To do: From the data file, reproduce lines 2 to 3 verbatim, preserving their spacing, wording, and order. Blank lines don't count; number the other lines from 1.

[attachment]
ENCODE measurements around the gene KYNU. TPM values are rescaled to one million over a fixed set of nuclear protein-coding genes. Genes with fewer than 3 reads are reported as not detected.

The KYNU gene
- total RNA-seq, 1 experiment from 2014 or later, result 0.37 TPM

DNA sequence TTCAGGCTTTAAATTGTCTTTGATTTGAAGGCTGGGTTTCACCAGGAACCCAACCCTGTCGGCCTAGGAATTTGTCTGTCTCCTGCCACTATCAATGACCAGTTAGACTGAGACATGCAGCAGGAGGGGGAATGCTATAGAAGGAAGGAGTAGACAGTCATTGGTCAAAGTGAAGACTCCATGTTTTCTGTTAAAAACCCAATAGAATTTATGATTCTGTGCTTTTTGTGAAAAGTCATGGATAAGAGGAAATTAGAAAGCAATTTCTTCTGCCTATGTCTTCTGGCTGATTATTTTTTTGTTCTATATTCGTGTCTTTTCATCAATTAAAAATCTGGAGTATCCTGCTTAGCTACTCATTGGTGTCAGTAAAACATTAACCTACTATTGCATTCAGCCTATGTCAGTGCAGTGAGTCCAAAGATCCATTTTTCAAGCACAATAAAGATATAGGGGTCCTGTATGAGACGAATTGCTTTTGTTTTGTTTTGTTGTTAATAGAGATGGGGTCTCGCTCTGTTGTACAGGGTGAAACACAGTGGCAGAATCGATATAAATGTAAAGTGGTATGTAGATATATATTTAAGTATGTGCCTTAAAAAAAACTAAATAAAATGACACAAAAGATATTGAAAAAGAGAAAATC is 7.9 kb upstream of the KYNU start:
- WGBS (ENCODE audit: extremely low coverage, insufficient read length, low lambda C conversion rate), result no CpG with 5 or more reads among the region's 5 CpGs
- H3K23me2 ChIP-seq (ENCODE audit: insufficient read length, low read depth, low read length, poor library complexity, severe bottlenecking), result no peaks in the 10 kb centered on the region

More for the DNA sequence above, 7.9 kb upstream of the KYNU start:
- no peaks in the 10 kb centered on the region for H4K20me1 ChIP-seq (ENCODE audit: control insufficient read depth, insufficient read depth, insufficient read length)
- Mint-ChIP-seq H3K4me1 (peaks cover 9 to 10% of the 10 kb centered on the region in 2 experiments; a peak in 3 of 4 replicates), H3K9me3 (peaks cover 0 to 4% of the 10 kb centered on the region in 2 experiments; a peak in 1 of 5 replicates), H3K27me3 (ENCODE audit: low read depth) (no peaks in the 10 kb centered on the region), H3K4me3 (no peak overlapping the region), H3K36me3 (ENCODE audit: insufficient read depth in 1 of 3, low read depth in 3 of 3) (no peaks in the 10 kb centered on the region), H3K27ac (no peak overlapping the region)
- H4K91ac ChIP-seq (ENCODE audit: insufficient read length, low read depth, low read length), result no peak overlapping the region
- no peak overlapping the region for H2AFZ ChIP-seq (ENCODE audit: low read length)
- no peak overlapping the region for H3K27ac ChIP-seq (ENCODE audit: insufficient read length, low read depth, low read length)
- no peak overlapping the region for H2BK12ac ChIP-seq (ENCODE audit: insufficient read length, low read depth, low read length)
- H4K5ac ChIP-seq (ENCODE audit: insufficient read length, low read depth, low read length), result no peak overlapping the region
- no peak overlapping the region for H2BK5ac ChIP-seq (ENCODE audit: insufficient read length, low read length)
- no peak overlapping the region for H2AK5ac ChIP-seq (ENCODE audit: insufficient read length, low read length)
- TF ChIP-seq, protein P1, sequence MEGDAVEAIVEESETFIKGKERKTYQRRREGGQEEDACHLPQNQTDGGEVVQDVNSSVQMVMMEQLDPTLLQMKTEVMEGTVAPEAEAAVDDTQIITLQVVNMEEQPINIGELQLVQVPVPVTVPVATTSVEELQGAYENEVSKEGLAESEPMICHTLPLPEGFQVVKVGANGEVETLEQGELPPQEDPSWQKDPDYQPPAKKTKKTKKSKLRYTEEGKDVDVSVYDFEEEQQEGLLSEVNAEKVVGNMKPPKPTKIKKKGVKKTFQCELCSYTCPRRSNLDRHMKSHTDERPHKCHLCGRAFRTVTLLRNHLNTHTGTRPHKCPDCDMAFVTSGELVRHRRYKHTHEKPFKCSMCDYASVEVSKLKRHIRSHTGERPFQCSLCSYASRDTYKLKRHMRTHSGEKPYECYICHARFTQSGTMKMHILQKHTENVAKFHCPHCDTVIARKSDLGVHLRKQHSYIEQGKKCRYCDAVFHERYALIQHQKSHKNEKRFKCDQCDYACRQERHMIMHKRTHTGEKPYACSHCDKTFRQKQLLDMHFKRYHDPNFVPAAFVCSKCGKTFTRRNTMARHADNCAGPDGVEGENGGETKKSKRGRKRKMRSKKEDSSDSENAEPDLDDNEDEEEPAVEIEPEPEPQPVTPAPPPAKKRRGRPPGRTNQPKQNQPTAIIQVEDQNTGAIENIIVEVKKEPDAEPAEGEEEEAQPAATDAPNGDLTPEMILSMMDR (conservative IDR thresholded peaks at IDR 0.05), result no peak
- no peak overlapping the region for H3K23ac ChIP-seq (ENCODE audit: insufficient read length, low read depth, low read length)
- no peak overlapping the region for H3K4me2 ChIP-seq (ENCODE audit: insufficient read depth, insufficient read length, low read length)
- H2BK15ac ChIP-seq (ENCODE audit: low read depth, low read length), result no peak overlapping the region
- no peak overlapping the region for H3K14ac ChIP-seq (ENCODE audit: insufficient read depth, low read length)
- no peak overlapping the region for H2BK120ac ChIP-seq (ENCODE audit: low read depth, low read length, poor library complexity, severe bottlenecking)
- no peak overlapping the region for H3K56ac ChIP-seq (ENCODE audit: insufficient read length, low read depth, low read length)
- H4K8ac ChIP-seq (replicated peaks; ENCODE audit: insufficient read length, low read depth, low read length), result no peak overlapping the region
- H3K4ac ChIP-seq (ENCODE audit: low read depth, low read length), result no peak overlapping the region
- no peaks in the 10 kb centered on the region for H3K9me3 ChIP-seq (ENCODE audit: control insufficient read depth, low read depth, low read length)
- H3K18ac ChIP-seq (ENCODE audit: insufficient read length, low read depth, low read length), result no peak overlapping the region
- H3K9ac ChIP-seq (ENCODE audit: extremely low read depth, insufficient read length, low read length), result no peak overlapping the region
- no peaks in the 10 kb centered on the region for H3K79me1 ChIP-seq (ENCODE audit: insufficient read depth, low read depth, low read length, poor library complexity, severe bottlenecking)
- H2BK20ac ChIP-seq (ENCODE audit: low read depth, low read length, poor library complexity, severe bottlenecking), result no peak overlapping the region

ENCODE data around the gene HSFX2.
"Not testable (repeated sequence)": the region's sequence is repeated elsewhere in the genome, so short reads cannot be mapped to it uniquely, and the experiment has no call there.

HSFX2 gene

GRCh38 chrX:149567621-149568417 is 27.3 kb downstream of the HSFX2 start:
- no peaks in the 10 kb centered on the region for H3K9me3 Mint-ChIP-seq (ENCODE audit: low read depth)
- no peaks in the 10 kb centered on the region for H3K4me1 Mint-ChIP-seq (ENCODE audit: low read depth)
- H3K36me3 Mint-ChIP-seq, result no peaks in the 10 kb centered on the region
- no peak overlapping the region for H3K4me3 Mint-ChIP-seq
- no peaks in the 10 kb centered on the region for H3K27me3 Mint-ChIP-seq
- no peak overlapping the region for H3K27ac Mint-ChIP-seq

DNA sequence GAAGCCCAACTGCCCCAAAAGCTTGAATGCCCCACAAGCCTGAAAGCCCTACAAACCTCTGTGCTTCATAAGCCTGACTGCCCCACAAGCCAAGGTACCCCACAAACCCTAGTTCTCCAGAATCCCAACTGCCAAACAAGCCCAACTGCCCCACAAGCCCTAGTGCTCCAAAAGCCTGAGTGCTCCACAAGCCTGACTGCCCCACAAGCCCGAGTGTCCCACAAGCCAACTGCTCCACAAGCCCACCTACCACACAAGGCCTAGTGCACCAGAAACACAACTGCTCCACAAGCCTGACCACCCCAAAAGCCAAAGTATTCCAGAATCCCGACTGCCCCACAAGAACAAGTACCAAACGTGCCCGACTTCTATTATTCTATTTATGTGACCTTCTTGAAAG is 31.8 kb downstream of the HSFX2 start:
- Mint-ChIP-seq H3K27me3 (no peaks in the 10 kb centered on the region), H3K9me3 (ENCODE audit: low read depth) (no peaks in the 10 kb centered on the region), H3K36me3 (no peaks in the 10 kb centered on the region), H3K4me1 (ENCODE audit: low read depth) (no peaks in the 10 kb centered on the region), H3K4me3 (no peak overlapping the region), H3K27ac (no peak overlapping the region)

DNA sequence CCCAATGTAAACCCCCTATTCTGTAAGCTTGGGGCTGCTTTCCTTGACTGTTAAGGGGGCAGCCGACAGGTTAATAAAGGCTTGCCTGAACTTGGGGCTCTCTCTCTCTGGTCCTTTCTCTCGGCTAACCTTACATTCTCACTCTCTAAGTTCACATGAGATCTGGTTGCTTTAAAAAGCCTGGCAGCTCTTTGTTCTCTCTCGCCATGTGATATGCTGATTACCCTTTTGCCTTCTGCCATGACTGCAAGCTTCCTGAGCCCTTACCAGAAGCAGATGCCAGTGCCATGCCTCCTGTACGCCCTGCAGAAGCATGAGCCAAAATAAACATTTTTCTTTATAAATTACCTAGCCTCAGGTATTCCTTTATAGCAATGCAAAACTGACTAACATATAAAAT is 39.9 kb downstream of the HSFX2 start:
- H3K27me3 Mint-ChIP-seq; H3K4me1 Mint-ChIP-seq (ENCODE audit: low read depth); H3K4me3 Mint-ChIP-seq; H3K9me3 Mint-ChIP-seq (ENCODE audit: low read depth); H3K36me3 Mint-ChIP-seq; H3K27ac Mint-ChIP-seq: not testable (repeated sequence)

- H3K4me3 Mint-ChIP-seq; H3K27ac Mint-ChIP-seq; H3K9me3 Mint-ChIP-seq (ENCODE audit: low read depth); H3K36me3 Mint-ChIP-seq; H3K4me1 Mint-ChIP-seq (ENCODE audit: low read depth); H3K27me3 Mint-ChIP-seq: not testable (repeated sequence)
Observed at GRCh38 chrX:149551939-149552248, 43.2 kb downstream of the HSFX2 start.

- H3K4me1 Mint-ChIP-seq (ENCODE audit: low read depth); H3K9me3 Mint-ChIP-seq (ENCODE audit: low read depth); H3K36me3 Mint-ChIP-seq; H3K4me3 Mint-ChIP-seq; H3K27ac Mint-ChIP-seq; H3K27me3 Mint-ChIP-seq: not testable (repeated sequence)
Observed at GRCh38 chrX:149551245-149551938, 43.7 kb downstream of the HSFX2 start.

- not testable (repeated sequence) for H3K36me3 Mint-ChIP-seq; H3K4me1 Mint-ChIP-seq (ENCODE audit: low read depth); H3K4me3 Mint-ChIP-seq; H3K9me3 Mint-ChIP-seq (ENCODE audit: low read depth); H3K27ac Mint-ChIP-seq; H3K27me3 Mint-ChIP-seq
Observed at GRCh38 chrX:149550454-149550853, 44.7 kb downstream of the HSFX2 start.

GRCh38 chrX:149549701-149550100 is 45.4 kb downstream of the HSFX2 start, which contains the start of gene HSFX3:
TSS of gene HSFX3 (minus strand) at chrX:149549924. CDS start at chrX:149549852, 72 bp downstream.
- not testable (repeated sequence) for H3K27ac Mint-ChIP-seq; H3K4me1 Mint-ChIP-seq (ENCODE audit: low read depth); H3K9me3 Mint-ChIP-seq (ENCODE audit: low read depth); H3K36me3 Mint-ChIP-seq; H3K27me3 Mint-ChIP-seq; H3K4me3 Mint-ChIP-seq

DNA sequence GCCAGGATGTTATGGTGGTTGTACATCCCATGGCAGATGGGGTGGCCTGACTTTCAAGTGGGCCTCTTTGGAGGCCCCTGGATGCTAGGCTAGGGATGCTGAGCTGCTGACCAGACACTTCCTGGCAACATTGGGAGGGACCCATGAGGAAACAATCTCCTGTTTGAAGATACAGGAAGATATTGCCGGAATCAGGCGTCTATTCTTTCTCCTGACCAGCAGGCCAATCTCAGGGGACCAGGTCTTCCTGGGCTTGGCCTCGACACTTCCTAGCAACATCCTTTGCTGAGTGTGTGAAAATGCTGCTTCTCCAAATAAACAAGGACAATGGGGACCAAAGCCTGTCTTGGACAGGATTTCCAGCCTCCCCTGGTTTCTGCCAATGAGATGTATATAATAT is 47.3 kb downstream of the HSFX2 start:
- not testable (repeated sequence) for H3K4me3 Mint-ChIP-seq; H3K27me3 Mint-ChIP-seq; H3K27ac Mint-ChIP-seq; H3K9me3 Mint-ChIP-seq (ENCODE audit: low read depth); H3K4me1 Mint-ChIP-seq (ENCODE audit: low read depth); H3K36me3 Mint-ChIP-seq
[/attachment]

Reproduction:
The KYNU gene
- total RNA-seq, 1 experiment from 2014 or later, result 0.37 TPM